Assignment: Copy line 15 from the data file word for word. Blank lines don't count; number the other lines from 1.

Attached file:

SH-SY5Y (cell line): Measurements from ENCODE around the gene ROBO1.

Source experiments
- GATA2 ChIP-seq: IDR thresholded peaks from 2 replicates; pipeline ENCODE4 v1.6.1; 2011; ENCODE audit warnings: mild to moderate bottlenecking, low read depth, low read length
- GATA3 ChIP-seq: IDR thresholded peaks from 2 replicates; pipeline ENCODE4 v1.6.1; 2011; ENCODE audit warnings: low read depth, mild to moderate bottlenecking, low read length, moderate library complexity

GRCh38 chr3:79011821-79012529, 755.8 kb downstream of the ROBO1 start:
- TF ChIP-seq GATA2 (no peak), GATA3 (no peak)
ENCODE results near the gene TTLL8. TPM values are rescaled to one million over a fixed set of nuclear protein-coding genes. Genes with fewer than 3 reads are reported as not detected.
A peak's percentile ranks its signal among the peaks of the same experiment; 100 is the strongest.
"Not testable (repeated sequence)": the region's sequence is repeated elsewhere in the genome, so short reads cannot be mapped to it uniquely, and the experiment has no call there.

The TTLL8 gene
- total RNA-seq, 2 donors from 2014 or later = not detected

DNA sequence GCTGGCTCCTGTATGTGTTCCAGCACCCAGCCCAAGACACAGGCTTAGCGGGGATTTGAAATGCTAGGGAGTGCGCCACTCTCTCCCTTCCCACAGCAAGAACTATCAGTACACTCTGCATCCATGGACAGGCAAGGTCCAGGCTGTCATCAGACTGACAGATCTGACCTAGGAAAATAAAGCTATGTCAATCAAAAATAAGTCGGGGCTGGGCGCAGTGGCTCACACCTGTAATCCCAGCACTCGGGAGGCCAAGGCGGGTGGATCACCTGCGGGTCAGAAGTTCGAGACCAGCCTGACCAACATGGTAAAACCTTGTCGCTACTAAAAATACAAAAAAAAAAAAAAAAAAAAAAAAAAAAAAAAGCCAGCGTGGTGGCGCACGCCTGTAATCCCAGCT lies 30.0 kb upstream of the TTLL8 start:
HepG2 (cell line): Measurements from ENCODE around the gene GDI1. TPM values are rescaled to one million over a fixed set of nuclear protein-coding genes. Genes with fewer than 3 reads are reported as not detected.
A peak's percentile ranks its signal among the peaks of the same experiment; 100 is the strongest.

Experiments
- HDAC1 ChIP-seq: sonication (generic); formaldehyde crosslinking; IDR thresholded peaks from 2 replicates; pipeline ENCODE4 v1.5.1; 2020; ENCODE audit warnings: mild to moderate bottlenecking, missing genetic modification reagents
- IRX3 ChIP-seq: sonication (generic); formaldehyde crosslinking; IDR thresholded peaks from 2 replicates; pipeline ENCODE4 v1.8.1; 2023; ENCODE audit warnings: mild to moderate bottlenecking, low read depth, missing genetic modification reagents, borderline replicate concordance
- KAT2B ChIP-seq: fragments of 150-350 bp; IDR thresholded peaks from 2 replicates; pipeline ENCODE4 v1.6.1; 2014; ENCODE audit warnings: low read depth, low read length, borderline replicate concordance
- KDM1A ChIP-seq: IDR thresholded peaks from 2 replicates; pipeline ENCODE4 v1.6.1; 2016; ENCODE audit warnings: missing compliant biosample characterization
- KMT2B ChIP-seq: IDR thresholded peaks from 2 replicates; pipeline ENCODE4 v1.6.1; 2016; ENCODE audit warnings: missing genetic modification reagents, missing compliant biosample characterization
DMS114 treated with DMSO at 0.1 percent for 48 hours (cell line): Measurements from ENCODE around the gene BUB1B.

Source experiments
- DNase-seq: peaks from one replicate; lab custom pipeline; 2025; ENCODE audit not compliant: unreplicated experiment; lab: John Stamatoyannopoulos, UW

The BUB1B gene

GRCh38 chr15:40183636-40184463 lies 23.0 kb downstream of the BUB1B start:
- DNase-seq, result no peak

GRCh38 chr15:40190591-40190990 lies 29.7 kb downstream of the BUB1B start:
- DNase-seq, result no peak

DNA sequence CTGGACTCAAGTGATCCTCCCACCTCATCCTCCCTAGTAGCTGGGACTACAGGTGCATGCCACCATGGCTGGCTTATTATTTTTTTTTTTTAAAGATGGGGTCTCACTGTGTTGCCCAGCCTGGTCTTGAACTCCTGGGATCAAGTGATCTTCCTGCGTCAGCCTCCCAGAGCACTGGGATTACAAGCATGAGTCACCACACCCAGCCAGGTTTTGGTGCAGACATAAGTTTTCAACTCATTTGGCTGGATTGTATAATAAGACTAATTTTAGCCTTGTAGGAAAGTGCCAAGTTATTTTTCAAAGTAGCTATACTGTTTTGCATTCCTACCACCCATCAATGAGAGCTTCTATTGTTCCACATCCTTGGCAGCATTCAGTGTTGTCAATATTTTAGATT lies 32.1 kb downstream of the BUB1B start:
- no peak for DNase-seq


Experiments